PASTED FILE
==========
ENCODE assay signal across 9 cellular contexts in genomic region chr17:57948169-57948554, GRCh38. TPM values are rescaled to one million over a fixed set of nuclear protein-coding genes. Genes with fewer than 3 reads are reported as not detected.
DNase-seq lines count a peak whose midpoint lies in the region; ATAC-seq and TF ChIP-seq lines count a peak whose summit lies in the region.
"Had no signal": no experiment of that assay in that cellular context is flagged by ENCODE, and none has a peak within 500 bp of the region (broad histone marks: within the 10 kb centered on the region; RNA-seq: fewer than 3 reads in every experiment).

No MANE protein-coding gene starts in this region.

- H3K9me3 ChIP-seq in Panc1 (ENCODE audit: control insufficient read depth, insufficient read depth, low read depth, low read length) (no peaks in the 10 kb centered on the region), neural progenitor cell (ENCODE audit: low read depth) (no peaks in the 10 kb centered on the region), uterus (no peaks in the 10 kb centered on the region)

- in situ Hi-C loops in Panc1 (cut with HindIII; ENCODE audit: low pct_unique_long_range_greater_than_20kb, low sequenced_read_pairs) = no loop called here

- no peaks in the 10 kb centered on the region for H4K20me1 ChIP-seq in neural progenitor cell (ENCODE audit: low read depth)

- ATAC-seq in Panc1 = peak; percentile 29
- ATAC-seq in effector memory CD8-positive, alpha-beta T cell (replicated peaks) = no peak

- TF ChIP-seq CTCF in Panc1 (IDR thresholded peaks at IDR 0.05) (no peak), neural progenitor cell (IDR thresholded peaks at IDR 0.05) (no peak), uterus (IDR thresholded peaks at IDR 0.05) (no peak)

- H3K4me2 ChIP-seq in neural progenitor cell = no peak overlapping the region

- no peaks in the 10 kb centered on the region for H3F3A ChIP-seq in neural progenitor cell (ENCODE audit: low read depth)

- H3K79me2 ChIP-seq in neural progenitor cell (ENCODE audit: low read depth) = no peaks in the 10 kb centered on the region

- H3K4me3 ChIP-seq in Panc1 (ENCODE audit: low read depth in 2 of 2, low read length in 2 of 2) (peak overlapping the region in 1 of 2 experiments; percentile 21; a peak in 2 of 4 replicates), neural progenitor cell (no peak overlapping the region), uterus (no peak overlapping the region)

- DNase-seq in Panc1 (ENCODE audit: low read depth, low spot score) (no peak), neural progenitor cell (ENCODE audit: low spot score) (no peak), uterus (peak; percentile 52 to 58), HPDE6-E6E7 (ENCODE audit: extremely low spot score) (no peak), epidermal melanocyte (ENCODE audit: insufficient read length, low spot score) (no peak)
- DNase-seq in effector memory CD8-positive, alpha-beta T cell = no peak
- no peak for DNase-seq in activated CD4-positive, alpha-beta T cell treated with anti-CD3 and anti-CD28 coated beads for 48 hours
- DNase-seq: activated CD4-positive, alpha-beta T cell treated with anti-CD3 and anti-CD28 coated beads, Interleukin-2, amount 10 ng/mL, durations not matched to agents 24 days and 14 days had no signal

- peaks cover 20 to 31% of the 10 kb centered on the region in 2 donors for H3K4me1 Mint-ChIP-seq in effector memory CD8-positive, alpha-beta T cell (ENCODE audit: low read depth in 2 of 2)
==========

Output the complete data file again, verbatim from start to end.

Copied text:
ENCODE assay signal across 9 cellular contexts in genomic region chr17:57948169-57948554, GRCh38. TPM values are rescaled to one million over a fixed set of nuclear protein-coding genes. Genes with fewer than 3 reads are reported as not detected.
DNase-seq lines count a peak whose midpoint lies in the region; ATAC-seq and TF ChIP-seq lines count a peak whose summit lies in the region.
"Had no signal": no experiment of that assay in that cellular context is flagged by ENCODE, and none has a peak within 500 bp of the region (broad histone marks: within the 10 kb centered on the region; RNA-seq: fewer than 3 reads in every experiment).

No MANE protein-coding gene starts in this region.

- H3K9me3 ChIP-seq in Panc1 (ENCODE audit: control insufficient read depth, insufficient read depth, low read depth, low read length) (no peaks in the 10 kb centered on the region), neural progenitor cell (ENCODE audit: low read depth) (no peaks in the 10 kb centered on the region), uterus (no peaks in the 10 kb centered on the region)

- in situ Hi-C loops in Panc1 (cut with HindIII; ENCODE audit: low pct_unique_long_range_greater_than_20kb, low sequenced_read_pairs) = no loop called here

- no peaks in the 10 kb centered on the region for H4K20me1 ChIP-seq in neural progenitor cell (ENCODE audit: low read depth)

- ATAC-seq in Panc1 = peak; percentile 29
- ATAC-seq in effector memory CD8-positive, alpha-beta T cell (replicated peaks) = no peak

- TF ChIP-seq CTCF in Panc1 (IDR thresholded peaks at IDR 0.05) (no peak), neural progenitor cell (IDR thresholded peaks at IDR 0.05) (no peak), uterus (IDR thresholded peaks at IDR 0.05) (no peak)

- H3K4me2 ChIP-seq in neural progenitor cell = no peak overlapping the region

- no peaks in the 10 kb centered on the region for H3F3A ChIP-seq in neural progenitor cell (ENCODE audit: low read depth)

- H3K79me2 ChIP-seq in neural progenitor cell (ENCODE audit: low read depth) = no peaks in the 10 kb centered on the region

- H3K4me3 ChIP-seq in Panc1 (ENCODE audit: low read depth in 2 of 2, low read length in 2 of 2) (peak overlapping the region in 1 of 2 experiments; percentile 21; a peak in 2 of 4 replicates), neural progenitor cell (no peak overlapping the region), uterus (no peak overlapping the region)

- DNase-seq in Panc1 (ENCODE audit: low read depth, low spot score) (no peak), neural progenitor cell (ENCODE audit: low spot score) (no peak), uterus (peak; percentile 52 to 58), HPDE6-E6E7 (ENCODE audit: extremely low spot score) (no peak), epidermal melanocyte (ENCODE audit: insufficient read length, low spot score) (no peak)
- DNase-seq in effector memory CD8-positive, alpha-beta T cell = no peak
- no peak for DNase-seq in activated CD4-positive, alpha-beta T cell treated with anti-CD3 and anti-CD28 coated beads for 48 hours
- DNase-seq: activated CD4-positive, alpha-beta T cell treated with anti-CD3 and anti-CD28 coated beads, Interleukin-2, amount 10 ng/mL, durations not matched to agents 24 days and 14 days had no signal

- peaks cover 20 to 31% of the 10 kb centered on the region in 2 donors for H3K4me1 Mint-ChIP-seq in effector memory CD8-positive, alpha-beta T cell (ENCODE audit: low read depth in 2 of 2)